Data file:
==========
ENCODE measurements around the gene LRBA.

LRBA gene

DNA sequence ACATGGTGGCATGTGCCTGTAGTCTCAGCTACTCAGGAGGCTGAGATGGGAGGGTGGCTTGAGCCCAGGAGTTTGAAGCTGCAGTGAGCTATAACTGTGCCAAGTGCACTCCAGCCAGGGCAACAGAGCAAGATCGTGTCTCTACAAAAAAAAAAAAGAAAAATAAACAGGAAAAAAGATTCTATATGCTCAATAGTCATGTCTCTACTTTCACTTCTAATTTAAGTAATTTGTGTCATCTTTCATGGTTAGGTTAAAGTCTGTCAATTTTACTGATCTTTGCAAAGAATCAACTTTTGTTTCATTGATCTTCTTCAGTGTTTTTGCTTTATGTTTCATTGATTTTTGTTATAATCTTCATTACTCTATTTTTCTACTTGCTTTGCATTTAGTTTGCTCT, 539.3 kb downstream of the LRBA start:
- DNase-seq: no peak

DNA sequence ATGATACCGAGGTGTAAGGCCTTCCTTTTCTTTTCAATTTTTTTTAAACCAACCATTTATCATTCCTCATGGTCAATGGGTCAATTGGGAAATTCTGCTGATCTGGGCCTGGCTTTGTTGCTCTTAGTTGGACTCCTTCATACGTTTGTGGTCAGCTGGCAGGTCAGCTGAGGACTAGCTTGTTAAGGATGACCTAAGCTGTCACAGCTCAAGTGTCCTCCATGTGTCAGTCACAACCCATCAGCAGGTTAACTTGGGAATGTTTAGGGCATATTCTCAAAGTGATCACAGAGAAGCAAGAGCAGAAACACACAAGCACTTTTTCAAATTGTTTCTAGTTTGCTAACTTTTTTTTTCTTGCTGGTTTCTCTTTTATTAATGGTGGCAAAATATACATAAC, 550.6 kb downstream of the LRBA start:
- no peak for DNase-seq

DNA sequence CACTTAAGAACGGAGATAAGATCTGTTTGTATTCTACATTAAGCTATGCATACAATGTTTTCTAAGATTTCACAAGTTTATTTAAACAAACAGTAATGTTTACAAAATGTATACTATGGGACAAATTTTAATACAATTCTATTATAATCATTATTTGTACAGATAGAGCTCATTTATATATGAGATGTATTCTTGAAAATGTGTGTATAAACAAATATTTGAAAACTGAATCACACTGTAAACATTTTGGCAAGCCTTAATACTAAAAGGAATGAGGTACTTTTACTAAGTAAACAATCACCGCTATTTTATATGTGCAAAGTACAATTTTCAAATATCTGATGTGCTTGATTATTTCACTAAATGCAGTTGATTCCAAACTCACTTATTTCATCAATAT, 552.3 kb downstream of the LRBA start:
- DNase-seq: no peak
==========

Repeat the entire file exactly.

ENCODE measurements around the gene LRBA.

LRBA gene

DNA sequence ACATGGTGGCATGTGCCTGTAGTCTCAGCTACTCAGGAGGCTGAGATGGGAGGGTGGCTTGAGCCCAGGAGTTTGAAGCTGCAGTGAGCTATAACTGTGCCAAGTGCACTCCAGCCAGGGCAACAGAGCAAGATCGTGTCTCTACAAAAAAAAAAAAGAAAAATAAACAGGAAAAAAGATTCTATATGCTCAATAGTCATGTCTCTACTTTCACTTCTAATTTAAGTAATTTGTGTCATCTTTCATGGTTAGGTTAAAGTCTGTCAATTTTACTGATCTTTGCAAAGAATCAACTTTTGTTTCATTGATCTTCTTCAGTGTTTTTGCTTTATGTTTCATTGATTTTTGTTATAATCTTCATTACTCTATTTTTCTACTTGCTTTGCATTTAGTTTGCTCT, 539.3 kb downstream of the LRBA start:
- DNase-seq: no peak

DNA sequence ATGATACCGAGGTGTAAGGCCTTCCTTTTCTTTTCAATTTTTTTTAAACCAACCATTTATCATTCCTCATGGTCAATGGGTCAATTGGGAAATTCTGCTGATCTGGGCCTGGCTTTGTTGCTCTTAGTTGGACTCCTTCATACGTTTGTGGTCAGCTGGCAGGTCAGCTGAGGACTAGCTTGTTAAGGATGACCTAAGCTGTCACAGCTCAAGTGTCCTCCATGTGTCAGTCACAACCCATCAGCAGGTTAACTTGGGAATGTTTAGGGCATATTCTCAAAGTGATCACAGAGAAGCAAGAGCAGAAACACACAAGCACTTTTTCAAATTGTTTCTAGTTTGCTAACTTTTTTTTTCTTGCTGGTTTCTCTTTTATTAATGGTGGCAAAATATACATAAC, 550.6 kb downstream of the LRBA start:
- no peak for DNase-seq

DNA sequence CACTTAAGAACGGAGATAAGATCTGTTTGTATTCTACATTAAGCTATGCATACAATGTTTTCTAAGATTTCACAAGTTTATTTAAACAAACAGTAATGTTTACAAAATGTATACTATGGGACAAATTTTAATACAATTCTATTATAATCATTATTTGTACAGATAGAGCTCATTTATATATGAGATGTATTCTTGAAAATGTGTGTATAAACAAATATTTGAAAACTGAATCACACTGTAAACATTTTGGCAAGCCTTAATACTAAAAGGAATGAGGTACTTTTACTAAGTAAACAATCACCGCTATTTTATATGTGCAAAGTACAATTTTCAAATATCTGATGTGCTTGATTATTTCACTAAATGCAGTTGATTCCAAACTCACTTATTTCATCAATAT, 552.3 kb downstream of the LRBA start:
- DNase-seq: no peak